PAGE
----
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There are several different ways of performing a hip replacement. In any operation some muscles will be split/divided and later repaired. Occasionally this disruption of the muscles can cause prolonged discomfort or weakness. It is important to differentiate any muscle pains damage to the adjacent nerves. In a small number of patients these symptoms can be intrusive requiring treatment in a pain clinic [ Function after total hip replacement for primary osteoarthritis. Johnsson R, Thorngren KG. Int Orthop 1989; 13: 2215 A rather old retrospective study of over 500 patients after total hip replacement reported an incidence of pain on sitting of 16% and pain on walking of 35% at follow up of 42171 months. The implants used were poor and there was no psychological assessment in this paper.].

Approaches to the hip joint

In this section you can see that the hip is en-sheathed in muscle. Access to the joint must allow easy introduction of instruments into the acetabulum and down the shaft of the femur.

All approaches traverse the tensor fascia lata, or its flat tendon. This may lead to post-operative trochanteric bursitis in a small number of patients.

Posterior Approach

As the majority of the dissection is at the back of the hip any residual muscle pain is commonly in this area. Sitting may cause some discomfort, especially on hard surfaces.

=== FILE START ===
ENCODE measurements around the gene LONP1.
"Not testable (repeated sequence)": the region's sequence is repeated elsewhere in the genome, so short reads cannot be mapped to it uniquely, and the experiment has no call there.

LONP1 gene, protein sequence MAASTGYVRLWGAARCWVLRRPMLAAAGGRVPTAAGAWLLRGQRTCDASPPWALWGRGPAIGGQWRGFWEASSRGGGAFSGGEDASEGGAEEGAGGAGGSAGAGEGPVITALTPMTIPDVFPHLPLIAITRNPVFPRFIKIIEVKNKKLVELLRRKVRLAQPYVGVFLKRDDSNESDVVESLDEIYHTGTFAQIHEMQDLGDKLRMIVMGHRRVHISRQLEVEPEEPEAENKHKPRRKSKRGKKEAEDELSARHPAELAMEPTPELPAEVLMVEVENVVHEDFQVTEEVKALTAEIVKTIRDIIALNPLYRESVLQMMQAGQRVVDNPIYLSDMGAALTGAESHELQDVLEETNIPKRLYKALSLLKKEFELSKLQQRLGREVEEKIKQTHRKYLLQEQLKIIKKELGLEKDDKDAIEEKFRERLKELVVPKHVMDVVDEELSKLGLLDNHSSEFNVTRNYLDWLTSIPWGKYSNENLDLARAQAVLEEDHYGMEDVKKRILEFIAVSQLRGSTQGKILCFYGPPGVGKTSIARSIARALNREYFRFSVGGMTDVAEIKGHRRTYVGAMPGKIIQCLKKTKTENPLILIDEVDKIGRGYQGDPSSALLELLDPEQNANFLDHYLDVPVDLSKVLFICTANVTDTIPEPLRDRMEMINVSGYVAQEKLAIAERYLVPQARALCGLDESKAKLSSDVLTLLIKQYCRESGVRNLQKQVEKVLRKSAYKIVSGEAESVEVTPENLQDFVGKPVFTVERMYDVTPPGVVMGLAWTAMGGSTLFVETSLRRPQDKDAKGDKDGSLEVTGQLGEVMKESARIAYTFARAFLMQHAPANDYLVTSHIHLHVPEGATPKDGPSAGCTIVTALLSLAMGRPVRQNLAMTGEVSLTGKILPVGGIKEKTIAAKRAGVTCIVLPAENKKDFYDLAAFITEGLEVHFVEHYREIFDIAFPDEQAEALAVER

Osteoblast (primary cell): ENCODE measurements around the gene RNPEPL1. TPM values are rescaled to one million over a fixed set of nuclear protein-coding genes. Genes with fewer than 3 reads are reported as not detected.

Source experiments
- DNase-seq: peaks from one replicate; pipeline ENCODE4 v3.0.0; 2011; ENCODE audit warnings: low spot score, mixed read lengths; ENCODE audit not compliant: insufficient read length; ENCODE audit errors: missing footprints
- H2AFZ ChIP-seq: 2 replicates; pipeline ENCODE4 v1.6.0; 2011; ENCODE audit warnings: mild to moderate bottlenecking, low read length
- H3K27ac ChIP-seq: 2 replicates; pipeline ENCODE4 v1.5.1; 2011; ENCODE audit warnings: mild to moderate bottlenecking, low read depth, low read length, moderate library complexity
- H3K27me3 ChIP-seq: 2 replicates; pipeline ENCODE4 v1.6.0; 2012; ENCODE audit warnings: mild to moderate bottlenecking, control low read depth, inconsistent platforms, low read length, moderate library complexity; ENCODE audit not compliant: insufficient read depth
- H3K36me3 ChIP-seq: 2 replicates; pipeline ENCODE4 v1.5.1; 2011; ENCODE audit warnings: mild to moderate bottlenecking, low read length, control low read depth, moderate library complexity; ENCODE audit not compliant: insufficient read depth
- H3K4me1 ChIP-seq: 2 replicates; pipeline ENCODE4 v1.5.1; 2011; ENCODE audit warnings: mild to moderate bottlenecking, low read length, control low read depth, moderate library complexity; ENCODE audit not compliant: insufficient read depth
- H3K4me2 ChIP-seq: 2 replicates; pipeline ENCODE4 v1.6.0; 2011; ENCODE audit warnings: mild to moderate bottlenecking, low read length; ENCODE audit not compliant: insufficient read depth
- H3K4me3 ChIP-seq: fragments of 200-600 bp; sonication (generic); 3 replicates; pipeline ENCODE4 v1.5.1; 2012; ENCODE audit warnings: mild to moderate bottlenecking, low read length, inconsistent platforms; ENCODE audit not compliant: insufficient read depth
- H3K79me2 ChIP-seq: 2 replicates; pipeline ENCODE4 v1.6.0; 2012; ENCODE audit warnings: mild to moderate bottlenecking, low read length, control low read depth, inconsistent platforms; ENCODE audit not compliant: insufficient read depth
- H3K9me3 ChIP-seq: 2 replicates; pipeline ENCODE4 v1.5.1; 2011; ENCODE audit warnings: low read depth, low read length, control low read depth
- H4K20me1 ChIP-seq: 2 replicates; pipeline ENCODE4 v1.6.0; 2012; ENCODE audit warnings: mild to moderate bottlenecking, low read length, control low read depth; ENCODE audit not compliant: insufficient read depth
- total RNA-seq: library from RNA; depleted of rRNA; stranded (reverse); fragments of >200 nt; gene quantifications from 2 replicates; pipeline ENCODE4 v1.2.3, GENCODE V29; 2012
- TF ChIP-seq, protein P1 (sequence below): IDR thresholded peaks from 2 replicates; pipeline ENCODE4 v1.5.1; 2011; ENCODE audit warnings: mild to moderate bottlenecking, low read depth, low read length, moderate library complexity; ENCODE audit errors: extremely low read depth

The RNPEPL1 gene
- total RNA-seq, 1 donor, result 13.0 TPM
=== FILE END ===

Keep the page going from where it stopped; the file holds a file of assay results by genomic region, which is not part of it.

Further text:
There is a very small risk of sciatic nerve irritation after this approach [ Sciatic nerve palsy--a complication of posterior approach using enhanced soft tissue repair for total hip arthroplasty. Lohana P, Woodnutt DJ, Boyce DE. J Plast Reconstr Aesthet Surg. 2010 Apr;63(4). A good review accompanies case report where the nerve was caught in a suture. http://www.ncbi.nlm.nih.gov/pubmed/19944660]. Nerve damage may cause weakness in the muscle to the foot, "drop foot". This is a rare complication and in the majority it is temporary.

Anterolateral Approach

These approaches affect the large muscle that stabilizes the hip during standing and walking. After six weeks of recovery a small number of patients will require additional physiotherapy.

Permanent weakness is rare in the absence of trochanteric avulsion.

Anterior Approach

Dissection on the front of the hip may result in discomfort during deep flexion. This may be due to scar tissue, or inflammation of the iliopsoas tendon.

Great care must be taken during this approach to avoid damage to the lateral cutaneous nerve of the thigh, otherwise chronic neurogenic pain is likely.

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